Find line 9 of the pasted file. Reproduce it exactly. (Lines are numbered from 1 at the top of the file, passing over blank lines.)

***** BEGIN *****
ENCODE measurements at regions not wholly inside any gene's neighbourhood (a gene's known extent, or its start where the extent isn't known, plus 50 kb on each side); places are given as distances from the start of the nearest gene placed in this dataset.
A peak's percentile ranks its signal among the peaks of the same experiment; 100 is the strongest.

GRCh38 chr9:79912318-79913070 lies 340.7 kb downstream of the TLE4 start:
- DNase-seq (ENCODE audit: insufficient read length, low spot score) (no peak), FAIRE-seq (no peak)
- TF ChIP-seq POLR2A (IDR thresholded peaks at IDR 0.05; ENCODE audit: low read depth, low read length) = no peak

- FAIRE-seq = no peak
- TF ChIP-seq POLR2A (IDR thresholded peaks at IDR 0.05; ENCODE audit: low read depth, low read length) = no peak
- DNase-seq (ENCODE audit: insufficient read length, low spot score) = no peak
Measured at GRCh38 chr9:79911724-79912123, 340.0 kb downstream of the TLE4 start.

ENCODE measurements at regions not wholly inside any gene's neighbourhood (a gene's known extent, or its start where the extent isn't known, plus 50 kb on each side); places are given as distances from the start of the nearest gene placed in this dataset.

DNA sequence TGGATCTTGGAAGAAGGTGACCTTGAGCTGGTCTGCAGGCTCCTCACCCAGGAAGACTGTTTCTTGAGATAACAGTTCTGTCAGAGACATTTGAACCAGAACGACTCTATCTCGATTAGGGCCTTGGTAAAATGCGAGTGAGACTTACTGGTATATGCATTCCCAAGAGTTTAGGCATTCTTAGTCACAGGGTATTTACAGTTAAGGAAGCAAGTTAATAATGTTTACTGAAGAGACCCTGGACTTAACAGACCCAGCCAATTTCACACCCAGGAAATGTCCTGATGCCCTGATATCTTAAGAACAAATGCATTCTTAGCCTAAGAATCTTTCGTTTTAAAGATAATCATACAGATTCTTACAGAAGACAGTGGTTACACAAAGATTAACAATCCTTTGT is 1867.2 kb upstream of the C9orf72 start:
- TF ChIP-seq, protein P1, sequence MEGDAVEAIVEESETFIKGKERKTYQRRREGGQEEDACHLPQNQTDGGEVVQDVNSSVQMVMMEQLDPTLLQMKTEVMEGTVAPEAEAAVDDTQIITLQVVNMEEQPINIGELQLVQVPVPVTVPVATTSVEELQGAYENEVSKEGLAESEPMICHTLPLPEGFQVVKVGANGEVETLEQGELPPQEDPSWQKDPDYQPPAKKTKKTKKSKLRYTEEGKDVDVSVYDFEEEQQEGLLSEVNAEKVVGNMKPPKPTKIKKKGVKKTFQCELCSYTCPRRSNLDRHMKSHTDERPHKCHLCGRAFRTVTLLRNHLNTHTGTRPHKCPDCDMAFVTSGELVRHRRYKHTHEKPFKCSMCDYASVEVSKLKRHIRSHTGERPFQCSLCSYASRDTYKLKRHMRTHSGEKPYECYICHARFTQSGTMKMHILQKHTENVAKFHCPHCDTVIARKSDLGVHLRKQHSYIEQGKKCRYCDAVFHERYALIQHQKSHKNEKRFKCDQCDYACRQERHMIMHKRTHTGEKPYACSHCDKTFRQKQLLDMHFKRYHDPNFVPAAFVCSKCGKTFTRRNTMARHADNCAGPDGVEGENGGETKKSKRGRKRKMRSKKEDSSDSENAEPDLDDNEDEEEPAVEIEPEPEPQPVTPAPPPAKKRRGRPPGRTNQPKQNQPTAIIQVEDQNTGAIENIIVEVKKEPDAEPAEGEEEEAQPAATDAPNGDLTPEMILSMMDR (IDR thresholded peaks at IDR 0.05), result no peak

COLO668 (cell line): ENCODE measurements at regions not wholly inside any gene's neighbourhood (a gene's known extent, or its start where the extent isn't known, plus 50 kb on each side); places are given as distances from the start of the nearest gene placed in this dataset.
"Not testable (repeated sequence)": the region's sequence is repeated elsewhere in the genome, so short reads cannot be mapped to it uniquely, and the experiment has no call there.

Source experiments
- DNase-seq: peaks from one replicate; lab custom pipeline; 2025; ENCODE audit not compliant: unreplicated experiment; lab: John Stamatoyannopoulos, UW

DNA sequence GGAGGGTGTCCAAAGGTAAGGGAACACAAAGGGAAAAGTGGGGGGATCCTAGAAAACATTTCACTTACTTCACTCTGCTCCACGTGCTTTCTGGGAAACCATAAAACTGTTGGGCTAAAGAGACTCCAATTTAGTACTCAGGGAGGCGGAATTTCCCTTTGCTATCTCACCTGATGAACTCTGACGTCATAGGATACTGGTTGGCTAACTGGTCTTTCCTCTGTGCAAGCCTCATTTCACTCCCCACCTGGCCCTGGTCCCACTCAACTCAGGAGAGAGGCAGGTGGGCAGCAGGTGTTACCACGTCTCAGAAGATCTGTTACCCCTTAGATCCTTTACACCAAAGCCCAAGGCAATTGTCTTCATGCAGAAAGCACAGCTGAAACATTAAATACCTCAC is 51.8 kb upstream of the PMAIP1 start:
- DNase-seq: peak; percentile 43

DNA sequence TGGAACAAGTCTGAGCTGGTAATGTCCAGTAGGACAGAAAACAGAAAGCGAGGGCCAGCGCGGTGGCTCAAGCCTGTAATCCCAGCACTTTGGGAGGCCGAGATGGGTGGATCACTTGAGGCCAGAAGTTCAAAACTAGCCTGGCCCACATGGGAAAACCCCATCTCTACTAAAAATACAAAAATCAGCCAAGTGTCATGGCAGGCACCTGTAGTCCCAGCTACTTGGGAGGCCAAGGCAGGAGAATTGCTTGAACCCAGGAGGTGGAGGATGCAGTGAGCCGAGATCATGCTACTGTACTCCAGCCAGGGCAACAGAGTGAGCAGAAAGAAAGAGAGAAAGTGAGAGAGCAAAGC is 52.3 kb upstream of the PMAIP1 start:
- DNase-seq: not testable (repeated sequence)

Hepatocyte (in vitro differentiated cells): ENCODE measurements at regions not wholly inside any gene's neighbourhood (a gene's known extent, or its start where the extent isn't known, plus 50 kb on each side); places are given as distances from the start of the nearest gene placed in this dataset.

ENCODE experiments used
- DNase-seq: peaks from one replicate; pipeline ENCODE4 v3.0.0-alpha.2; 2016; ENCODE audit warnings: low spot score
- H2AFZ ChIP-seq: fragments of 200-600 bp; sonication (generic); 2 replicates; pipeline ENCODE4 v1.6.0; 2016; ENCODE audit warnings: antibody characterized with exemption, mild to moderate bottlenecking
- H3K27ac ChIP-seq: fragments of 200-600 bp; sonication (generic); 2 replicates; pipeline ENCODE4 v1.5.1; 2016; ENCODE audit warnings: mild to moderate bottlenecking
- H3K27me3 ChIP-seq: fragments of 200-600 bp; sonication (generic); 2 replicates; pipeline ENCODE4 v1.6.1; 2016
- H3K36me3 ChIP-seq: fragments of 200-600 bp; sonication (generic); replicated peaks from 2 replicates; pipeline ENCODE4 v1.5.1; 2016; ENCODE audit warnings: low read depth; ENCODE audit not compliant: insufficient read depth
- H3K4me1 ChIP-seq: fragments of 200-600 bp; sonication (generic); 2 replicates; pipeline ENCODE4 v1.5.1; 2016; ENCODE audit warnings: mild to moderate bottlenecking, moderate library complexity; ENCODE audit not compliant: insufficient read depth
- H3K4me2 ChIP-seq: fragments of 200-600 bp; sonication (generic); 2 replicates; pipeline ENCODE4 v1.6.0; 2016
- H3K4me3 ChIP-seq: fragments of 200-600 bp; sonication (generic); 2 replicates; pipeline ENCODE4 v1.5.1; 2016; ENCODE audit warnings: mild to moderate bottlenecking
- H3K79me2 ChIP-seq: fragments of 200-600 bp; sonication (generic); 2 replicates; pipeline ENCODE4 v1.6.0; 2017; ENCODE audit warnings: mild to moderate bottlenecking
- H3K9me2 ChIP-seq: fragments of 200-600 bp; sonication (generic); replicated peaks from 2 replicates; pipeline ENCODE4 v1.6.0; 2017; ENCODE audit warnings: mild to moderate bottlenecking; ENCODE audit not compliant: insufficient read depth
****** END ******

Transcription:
Measured at GRCh38 chr9:79911724-79912123, 340.0 kb downstream of the TLE4 start.